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              Paradoxical effects of thought suppression.

              In a first experiment, subjects verbalizing the stream of consciousness for a 5-min period were asked to try not to think of a white bear, but to ring a bell in case they did. As indicated both by mentions and by bell rings, they were unable to suppress the thought as instructed. On being asked after this suppression task to think about the white bear for a 5-min period, these subjects showed significantly more tokens of thought about the bear than did subjects who were asked to think about a white bear from the outset. These observations suggest that attempted thought suppression has paradoxical effects as a self-control strategy, perhaps even producing the very obsession or preoccupation that it is directed against. A second experiment replicated these findings and showed that subjects given a specific thought to use as a distracter during suppression were less likely to exhibit later preoccupation with the thought to be suppressed.
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                Author and article information

                Journal
                jba
                JBA
                Journal of Behavioral Addictions
                J Behav Addict
                Akadémiai Kiadó (Budapest )
                2062-5871
                2063-5303
                15 May 2018
                June 2018
                : 7
                : 2
                : 445-453
                Affiliations
                [ 1 ]Faculty of Education and Society and Culture, Beit-Berl College , Kfar Saba, Israel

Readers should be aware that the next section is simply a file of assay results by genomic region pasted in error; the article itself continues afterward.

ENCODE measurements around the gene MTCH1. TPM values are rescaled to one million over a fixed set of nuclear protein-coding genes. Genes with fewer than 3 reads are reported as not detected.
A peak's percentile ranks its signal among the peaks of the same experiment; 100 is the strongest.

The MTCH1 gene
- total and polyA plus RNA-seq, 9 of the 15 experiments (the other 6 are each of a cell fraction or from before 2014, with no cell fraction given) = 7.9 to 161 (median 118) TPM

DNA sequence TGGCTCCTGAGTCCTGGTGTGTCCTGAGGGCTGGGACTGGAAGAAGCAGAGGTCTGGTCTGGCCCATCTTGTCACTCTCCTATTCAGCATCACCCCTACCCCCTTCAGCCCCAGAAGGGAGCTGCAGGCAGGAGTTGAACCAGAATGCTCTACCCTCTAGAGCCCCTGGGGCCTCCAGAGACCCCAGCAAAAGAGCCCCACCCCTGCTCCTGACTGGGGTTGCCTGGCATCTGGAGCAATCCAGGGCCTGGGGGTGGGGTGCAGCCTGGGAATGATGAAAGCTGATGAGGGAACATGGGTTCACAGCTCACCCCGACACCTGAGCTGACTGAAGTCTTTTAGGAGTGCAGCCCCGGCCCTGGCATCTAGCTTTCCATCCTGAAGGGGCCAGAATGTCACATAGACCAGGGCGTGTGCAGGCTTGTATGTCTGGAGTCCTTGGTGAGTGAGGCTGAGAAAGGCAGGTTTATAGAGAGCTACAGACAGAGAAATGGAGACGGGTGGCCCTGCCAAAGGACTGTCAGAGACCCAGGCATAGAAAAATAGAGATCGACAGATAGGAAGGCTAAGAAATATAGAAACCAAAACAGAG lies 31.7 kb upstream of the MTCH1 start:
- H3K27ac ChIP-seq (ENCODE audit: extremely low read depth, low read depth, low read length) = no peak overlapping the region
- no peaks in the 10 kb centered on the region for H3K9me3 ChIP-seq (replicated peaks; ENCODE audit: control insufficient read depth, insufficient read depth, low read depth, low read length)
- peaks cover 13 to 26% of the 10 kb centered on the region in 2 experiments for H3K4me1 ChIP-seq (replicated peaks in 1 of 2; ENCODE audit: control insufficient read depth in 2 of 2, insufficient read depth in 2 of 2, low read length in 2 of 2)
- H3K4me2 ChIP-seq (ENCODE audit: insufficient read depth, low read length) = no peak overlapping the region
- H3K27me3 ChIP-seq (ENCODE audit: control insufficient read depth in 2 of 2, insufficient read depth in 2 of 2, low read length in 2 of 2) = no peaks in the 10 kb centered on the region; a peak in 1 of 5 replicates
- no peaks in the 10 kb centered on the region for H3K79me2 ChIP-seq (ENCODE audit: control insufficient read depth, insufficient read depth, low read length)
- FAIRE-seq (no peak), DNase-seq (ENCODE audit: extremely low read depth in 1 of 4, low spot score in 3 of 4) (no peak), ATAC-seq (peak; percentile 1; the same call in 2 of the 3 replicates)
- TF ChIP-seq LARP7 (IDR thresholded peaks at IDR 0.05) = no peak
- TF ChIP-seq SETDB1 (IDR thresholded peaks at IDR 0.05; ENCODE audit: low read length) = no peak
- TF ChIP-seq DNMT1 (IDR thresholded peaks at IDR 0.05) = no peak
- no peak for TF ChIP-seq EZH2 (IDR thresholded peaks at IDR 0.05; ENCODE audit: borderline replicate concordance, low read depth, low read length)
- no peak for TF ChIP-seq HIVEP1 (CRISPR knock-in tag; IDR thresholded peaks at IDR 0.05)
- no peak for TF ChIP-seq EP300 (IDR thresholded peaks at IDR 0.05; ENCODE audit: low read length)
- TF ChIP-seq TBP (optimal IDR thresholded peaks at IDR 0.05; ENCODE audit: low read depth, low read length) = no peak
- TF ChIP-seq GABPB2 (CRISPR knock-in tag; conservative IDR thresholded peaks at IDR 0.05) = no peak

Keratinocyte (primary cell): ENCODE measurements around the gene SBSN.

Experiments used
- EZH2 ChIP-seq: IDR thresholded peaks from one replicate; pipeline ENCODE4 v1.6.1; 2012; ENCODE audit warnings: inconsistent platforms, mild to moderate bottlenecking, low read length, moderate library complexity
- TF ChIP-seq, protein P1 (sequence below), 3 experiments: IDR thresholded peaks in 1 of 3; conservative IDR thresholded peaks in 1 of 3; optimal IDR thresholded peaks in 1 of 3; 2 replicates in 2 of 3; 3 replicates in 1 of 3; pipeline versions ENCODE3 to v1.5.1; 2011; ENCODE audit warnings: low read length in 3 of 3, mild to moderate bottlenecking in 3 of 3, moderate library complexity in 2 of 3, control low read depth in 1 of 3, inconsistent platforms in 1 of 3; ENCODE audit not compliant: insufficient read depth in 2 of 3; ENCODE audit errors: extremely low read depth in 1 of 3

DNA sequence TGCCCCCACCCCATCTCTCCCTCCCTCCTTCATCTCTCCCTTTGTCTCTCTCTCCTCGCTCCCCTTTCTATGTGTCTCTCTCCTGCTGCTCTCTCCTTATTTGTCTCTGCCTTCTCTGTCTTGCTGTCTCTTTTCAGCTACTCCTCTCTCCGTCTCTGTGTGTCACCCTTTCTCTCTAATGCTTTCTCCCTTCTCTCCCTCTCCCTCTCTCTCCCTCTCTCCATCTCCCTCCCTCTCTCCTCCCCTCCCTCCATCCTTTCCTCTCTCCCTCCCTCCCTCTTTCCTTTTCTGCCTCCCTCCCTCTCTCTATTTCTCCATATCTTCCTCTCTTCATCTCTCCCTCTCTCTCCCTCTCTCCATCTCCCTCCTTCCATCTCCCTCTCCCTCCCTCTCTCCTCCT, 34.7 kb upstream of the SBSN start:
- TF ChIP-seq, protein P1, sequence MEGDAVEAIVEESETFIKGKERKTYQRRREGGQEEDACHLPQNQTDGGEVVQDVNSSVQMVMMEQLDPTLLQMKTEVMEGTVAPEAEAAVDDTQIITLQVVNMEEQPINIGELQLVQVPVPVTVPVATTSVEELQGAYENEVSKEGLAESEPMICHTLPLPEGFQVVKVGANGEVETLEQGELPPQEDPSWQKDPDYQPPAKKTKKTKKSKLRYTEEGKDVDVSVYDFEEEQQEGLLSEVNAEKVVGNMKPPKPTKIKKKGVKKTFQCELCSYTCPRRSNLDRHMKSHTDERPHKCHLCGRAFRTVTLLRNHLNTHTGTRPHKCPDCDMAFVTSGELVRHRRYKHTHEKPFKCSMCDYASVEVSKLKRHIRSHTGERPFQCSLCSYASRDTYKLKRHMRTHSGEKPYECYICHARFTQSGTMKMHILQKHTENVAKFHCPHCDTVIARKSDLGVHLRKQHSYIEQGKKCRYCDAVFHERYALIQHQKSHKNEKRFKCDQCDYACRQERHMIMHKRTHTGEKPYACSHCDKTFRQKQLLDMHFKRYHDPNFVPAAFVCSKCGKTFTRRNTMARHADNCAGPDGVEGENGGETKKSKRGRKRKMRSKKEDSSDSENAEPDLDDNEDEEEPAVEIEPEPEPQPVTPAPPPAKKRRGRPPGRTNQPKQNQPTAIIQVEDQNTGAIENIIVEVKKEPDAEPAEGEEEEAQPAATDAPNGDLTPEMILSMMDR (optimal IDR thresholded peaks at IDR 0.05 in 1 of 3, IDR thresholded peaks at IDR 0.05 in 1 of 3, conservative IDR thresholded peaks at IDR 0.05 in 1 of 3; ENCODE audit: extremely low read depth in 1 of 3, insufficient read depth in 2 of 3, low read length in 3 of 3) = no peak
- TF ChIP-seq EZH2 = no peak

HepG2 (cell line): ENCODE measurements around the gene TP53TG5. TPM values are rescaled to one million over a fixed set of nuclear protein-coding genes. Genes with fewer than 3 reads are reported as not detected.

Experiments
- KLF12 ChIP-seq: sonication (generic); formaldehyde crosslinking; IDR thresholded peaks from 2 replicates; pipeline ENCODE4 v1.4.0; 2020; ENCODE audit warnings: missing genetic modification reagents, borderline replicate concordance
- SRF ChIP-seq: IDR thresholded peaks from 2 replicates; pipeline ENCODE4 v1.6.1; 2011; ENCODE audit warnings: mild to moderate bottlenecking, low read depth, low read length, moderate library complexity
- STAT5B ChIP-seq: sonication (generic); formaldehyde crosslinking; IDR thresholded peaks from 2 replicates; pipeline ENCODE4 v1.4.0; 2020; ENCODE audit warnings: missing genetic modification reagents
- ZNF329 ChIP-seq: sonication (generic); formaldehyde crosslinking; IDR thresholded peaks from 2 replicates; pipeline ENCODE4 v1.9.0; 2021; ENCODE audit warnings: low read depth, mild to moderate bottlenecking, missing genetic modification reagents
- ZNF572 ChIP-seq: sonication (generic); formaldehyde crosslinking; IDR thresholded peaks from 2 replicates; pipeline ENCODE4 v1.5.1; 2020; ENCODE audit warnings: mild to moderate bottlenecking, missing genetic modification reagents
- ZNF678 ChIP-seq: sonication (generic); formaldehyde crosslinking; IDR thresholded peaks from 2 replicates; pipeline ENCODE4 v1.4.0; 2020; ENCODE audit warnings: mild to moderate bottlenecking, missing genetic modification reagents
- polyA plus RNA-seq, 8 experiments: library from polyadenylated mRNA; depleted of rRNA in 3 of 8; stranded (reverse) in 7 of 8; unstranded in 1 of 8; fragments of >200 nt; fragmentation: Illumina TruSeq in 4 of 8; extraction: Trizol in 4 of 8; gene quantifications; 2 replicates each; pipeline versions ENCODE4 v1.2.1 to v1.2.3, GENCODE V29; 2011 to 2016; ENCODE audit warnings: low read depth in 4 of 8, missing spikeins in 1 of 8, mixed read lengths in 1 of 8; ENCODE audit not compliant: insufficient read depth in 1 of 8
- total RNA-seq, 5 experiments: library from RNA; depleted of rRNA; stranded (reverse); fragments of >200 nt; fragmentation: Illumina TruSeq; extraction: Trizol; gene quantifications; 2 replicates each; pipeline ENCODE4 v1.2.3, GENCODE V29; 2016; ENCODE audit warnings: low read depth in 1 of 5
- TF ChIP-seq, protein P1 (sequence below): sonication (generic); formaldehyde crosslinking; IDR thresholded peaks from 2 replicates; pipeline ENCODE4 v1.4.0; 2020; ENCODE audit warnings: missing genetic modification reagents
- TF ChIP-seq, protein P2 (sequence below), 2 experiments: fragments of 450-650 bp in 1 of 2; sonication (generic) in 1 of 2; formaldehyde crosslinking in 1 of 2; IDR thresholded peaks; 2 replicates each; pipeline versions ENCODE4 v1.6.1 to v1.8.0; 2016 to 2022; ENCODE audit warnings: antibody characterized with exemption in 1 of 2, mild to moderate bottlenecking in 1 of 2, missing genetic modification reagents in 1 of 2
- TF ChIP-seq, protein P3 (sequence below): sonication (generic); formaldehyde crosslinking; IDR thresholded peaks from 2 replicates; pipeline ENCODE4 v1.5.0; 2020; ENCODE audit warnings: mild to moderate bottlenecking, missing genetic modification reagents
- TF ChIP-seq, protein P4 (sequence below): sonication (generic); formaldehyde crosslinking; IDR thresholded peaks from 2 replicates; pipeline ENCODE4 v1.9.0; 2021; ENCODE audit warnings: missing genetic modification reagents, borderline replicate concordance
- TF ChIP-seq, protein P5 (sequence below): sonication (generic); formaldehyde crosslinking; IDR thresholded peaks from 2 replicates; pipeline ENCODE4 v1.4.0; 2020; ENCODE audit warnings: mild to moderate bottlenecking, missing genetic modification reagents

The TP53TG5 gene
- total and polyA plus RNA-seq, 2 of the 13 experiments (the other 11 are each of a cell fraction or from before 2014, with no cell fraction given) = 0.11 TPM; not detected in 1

[ 2 ] Institute of Psychology, Polish Academy of Sciences , Warsaw, Poland
                [ 3 ]Swartz Center for Computational Neuroscience, Institute for Neural Computations, University of California San Diego , San Diego, CA, USA
                Author notes
                [* ]Corresponding author: Yaniv Efrati, PhD; Faculty of Education and Society and Culture, Beit-Berl College, Kfar Saba 4490500, Israel; Phone: +972 545 800 094; E-mail: ypefrati@ 123456gmail.com
                Article
                10.1556/2006.7.2018.26
                6174596
                29787293
                © 2018 The Author(s)

                This is an open-access article distributed under the terms of the Creative Commons Attribution-NonCommercial 4.0 International License, which permits unrestricted use, distribution, and reproduction in any medium for non-commercial purposes, provided the original author and source are credited, a link to the CC License is provided, and changes – if any – are indicated.

                Page count
                Figures: 1, Tables: 3, Equations: 0, References: 67, Pages: 9
                Funding
                Funding sources: MG is supported by the scholarship of Ministry of Science and Higher Education of Republic of Poland (469/STYP/10/2015), scholarship of the Kosciuszko Foundation and Polish National Science Centre, OPUS grant (2014/15/B/HS6/03792).